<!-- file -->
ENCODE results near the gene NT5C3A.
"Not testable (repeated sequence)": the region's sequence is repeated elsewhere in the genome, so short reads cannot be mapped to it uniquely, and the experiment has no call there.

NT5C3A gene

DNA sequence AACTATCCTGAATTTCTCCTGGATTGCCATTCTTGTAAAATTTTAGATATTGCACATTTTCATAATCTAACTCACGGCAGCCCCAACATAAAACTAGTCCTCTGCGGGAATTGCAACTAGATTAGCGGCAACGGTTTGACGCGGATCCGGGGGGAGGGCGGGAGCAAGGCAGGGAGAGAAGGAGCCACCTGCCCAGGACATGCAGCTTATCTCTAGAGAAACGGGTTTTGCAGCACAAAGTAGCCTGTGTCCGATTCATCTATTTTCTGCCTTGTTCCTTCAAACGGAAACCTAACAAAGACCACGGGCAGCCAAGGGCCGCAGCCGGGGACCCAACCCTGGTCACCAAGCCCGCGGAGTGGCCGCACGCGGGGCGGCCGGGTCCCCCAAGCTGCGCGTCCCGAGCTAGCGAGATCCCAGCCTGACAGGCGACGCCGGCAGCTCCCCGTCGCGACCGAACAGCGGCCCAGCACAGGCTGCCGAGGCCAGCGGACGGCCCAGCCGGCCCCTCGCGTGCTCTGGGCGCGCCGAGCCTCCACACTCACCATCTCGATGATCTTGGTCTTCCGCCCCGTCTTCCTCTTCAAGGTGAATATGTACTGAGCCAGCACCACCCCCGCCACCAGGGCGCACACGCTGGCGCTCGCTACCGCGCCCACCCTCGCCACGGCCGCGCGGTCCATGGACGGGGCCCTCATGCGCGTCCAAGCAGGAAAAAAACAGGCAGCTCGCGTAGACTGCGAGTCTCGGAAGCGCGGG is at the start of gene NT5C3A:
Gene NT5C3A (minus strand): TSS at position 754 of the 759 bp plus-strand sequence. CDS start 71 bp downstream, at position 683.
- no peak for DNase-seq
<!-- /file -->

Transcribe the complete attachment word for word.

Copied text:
ENCODE results near the gene NT5C3A.
"Not testable (repeated sequence)": the region's sequence is repeated elsewhere in the genome, so short reads cannot be mapped to it uniquely, and the experiment has no call there.

NT5C3A gene

DNA sequence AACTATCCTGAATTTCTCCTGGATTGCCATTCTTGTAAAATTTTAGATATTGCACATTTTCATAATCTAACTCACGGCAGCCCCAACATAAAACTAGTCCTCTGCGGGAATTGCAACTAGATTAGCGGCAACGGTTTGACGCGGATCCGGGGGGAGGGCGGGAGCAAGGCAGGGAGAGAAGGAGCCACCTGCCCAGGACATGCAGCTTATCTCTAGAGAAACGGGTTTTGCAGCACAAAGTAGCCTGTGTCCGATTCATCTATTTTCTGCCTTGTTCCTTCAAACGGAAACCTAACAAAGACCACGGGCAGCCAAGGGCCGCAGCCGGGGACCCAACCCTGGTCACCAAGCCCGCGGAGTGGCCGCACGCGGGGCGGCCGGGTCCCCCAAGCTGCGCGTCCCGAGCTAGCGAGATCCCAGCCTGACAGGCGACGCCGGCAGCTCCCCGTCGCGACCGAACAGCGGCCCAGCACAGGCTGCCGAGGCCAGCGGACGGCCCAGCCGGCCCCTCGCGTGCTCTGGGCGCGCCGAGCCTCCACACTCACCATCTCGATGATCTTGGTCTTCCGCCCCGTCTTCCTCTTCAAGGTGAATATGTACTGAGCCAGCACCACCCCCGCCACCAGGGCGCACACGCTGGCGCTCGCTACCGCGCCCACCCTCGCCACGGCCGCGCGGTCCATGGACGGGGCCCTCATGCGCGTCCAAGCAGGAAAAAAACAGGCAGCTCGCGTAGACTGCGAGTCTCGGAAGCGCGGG is at the start of gene NT5C3A:
Gene NT5C3A (minus strand): TSS at position 754 of the 759 bp plus-strand sequence. CDS start 71 bp downstream, at position 683.
- no peak for DNase-seq